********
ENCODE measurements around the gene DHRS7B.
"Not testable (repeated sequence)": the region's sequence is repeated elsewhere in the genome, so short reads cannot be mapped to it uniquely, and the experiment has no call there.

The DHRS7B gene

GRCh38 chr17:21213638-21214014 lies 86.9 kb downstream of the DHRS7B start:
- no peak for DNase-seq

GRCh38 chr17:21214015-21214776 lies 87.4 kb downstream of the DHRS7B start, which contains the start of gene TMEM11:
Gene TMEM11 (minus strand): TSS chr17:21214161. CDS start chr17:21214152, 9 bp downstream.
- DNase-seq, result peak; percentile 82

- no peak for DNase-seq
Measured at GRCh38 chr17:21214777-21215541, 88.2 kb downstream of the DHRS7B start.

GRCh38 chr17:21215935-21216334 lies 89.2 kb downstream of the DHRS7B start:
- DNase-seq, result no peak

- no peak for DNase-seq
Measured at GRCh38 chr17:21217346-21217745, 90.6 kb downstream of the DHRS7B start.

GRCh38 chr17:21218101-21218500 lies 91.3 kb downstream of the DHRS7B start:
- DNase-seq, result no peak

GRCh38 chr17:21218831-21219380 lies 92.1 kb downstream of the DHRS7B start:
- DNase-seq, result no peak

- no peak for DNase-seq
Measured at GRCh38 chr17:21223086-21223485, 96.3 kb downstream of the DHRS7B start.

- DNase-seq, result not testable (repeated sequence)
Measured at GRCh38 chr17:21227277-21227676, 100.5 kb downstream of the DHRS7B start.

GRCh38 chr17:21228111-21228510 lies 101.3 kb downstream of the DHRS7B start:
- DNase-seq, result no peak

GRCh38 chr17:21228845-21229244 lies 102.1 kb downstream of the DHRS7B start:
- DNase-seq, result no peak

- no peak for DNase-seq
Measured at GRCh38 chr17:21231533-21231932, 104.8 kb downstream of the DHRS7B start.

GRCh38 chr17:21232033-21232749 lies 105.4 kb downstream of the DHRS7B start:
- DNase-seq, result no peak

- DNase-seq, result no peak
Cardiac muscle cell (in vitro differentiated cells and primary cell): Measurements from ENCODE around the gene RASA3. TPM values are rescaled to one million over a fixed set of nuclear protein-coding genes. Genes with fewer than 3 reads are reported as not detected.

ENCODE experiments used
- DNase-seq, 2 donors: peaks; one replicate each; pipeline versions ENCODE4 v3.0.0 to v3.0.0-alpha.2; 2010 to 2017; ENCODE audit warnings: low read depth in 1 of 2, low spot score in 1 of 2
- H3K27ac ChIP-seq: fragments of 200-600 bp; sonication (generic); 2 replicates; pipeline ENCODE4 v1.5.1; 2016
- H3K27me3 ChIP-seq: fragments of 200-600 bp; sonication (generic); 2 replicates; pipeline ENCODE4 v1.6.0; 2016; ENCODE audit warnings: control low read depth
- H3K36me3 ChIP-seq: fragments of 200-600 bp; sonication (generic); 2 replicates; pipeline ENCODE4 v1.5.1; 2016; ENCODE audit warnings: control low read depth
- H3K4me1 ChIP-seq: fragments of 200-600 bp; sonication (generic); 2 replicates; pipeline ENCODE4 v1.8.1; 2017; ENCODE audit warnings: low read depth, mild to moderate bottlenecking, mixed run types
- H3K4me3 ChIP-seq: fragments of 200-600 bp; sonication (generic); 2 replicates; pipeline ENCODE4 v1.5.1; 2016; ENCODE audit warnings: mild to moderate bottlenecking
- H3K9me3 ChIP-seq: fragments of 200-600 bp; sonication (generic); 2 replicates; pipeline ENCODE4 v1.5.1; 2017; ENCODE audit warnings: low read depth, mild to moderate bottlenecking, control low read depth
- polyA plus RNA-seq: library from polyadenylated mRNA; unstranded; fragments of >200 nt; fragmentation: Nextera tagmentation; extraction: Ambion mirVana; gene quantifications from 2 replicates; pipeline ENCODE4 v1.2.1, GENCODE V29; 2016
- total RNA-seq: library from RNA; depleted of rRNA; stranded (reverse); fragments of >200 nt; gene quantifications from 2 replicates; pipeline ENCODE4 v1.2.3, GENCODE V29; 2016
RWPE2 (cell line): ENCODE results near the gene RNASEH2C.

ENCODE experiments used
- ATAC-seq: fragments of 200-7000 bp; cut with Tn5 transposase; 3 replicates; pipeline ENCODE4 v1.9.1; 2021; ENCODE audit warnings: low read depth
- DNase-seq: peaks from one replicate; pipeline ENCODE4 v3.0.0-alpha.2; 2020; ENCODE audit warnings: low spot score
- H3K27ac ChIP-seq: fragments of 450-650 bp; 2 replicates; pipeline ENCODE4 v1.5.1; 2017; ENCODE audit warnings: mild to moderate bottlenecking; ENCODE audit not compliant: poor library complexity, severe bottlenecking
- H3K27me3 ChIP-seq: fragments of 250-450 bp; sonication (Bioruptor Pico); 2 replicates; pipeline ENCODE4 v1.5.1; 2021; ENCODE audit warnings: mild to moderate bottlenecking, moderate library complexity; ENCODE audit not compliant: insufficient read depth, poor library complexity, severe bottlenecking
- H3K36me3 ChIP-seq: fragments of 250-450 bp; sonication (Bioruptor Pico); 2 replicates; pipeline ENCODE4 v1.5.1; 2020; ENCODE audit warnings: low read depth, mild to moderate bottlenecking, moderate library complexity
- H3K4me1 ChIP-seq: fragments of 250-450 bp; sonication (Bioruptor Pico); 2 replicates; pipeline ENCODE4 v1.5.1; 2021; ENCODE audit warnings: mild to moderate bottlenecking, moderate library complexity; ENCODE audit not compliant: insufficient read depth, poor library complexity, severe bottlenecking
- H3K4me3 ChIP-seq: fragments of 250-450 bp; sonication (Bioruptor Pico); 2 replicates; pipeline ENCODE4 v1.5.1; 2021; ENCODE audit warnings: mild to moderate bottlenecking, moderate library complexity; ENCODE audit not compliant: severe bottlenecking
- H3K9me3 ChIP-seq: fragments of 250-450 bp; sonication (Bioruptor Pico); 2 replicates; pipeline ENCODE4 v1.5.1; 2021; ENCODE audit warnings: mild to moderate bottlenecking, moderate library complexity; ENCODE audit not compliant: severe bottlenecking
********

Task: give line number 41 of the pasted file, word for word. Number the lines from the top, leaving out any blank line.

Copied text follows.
- polyA plus RNA-seq: library from polyadenylated mRNA; unstranded; fragments of >200 nt; fragmentation: Nextera tagmentation; extraction: Ambion mirVana; gene quantifications from 2 replicates; pipeline ENCODE4 v1.2.1, GENCODE V29; 2016